The United States took great exception to Guatemala’s support for Cuban rebels who were fighting Fulgencio Batista’s dictatorial regime.

On June 17, 1954 mercenary forces backed and armed by the CIA invaded Guatemala and Guevara volunteered to fight. However, Jacob Arbenz resigned 10 days later and by August the mercenary forces were on full throttle massacring supporters of the Arbenz regime.

Guevara fled Guatemala and arrived in Mexico on September 21, 1954, subsequently getting a job as a doctor at the Mexico City Central Hospital.

Guevara met Nico Lopez again in Mexico in June 1955, and a meeting was arranged for him to meet Raul Castro. Fidel Castro was to later join the exiles in July after being released from prison. As soon as Fidel arrived, a meeting was arranged between him and Guevara, and Guevara immediately enrolled as the third confirmed member of the future guerrilla expedition.

Subsequently, Guevara became involved in training combatants and the Cubans nicknamed him "Che" which is an Argentinean term of greeting.

On June 24, 1956 Guevara was arrested as part of a roundup of 28 expeditionaries by Mexican police; and also arrested was Fidel Castro, and Guevara was detained for 57 days.

When an 82-member group of fighters led by Castro left Mexico for Cuba on November 25, 1956, Guevara was the team doctor and they reached Cuba’s Las Coloradas beach in Oriente Province on December 2.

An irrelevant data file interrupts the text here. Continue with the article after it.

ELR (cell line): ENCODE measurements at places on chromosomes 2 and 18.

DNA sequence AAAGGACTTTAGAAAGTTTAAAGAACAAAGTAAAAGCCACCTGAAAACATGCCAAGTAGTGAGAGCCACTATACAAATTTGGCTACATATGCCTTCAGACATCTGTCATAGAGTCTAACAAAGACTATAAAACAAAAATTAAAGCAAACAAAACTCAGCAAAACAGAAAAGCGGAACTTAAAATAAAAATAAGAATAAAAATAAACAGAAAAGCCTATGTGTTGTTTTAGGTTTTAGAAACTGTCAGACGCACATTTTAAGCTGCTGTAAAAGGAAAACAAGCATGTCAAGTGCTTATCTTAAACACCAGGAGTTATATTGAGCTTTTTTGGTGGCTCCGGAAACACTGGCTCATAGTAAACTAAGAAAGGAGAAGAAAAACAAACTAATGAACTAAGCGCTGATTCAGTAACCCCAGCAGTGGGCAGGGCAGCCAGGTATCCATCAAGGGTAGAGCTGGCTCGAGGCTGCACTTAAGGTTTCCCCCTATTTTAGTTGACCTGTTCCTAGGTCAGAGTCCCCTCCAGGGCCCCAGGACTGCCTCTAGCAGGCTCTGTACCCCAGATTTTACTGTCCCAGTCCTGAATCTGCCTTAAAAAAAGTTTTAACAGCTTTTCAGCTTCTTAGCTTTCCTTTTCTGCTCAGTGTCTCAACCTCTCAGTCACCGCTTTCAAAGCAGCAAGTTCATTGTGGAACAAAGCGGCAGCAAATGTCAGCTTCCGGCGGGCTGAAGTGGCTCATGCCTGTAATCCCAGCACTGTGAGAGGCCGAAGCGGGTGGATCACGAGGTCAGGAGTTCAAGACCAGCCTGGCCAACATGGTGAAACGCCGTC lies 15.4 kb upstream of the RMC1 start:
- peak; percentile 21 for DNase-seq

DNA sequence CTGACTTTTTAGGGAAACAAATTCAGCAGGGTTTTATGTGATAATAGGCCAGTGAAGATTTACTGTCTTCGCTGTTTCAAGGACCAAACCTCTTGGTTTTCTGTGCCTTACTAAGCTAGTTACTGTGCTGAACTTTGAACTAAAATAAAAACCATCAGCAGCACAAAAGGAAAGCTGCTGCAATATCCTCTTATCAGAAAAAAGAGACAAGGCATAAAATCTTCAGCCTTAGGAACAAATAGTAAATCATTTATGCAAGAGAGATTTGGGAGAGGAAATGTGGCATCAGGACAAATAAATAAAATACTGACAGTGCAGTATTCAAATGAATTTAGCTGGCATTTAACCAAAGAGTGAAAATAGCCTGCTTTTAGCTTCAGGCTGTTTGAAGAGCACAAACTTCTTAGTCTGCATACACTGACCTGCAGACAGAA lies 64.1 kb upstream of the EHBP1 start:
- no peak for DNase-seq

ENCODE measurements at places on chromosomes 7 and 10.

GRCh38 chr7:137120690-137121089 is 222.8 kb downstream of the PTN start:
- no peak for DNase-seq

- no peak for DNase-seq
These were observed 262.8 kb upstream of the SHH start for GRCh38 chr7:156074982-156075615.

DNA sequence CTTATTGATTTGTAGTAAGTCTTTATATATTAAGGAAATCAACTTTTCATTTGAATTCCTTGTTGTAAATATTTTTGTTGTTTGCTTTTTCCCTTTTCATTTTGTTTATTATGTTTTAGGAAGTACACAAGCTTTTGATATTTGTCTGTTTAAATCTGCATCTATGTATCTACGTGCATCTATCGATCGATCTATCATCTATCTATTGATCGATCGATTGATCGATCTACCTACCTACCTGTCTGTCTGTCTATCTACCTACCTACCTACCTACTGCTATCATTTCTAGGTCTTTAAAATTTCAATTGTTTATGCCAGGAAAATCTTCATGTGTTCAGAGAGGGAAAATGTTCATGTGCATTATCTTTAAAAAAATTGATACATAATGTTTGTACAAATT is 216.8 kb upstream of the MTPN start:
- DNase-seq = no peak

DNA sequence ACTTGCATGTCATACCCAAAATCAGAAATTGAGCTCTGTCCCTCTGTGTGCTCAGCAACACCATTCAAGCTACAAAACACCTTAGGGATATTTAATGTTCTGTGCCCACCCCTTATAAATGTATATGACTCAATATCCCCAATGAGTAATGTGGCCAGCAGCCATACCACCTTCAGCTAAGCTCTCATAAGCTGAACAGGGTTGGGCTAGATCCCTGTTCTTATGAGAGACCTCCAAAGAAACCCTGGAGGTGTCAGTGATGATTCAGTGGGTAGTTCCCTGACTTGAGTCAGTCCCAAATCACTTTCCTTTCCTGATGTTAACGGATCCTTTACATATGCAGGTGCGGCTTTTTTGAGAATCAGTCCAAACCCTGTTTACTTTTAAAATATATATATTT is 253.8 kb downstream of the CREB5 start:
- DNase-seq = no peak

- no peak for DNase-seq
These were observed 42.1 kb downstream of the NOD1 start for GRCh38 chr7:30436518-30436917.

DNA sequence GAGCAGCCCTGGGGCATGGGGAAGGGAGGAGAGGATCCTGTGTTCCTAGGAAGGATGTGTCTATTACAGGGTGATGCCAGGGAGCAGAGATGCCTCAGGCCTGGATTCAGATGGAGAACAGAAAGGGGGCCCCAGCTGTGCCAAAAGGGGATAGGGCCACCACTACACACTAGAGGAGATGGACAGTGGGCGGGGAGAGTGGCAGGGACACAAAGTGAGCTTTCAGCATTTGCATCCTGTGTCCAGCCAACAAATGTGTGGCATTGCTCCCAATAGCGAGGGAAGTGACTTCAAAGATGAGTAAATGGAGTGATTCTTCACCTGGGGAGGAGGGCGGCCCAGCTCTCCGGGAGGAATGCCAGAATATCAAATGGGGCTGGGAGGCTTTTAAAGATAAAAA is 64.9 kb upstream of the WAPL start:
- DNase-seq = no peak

Three days later, the rebel combatants were surprised by Batista’s troops at Alegria de Pio and they were dispersed as the majority of them were either murdered or captured. Guevara was wounded but he escaped.

He reunited with Fidel Castro on December 21 and it was established that time that the Rebel Army had only 15 combatants left. The fighters did not despair, overrunning an army outpost in the battle of La Plata on January 17, 1957 and ambushing a government column at Arroyo del Infierno five days later.

Guevara was promoted to Army Commander in July 1957 and in August he led an invasion column from the Sierra Maestra towards Las Villas Province in Central Cuba.

In October 1958, the Rebel Army column led by Guevara arrived in the Escambray Mountains.

Guevara’s column, the March 13 Revolutionary Directorate and Camilo Cienfugoes’ column combined forces in December 1958, and they captured a number of towns in Las Villas Province, effectively cutting the island in half.

Guevara’s column then went on the offensive on December 28, targeting Santa Clara, the capital of Las Villas. Four days later, Batista fled Cuba, and a military junta took over power. Fidel Castro opposed the military takeover and called for a successful national strike in protest. Guevara’s column continued the attack on Santa Clara, capturing it on the same New Year’s Day in 1959.

Che Guevara was declared a Cuban citizen on February 9, 1959 in recognition of his contribution to Cuba’s liberation. He was variously designated posts of head of the Department of Industry of the National Institute of Agrarian Reform, president of the National Bank of Cuba and also first Minister of the Ministry of Industry.